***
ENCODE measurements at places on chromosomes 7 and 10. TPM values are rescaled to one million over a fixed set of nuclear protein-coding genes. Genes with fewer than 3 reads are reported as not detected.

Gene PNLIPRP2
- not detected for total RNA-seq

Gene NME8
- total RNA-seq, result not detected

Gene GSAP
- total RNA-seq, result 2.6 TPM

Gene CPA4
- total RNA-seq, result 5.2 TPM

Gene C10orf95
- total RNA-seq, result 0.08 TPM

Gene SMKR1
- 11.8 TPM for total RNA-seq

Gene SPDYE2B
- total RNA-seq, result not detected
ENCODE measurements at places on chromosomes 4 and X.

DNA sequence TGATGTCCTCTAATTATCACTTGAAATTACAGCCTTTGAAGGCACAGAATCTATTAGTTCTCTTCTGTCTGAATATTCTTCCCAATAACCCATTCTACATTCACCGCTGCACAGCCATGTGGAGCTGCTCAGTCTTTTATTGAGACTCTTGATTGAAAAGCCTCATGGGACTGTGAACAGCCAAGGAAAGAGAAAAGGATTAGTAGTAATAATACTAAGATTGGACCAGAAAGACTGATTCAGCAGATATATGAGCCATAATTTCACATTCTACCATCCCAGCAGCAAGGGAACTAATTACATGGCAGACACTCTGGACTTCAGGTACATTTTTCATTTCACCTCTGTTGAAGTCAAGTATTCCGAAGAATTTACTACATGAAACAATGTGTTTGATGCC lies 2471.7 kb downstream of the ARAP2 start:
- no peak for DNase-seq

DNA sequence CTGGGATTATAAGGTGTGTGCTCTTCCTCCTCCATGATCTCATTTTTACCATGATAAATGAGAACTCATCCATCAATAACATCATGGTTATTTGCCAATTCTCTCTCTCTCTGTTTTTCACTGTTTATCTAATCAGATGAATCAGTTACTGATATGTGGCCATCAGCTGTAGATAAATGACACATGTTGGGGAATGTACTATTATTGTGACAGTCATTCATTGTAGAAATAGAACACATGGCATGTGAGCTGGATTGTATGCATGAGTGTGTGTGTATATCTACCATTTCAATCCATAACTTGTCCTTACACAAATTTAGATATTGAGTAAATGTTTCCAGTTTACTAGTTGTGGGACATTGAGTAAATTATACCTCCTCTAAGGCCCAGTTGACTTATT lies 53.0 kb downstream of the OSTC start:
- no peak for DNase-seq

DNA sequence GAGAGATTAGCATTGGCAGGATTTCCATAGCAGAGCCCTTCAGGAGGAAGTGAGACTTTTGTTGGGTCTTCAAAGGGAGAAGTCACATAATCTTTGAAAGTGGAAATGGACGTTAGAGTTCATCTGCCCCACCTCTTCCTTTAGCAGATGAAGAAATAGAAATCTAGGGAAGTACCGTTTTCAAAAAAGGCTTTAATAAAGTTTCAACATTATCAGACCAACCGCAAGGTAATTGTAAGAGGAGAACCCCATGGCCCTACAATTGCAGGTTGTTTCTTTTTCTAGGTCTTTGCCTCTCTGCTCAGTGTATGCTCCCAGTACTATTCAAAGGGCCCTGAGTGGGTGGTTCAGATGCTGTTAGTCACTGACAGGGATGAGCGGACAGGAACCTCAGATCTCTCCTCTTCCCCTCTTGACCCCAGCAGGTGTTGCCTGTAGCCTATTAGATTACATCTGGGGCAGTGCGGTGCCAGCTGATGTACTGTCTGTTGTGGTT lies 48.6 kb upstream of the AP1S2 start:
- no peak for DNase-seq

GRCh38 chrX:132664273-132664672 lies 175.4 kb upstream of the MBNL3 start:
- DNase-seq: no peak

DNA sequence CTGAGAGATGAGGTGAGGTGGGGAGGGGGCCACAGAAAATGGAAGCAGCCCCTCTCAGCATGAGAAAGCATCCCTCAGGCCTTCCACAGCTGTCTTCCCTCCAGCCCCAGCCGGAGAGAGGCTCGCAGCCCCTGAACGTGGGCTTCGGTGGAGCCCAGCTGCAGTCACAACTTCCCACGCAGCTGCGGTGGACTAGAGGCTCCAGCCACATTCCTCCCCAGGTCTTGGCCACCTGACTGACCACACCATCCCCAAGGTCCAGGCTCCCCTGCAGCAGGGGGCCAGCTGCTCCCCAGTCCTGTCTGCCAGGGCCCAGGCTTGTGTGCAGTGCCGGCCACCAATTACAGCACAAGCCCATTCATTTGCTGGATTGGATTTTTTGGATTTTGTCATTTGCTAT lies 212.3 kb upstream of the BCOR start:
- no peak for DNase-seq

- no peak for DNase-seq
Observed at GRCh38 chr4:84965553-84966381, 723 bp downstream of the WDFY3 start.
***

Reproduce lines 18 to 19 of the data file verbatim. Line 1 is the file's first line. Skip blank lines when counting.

- no peak for DNase-seq

DNA sequence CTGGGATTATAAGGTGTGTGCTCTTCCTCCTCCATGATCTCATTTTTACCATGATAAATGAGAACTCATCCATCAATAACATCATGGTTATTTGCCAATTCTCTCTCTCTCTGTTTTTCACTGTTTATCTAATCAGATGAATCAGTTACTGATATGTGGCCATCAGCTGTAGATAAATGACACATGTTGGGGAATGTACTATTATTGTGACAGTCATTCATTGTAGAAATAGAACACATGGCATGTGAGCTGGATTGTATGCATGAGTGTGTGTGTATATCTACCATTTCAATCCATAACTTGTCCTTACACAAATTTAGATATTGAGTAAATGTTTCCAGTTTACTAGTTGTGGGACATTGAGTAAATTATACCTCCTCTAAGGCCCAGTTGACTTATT lies 53.0 kb downstream of the OSTC start: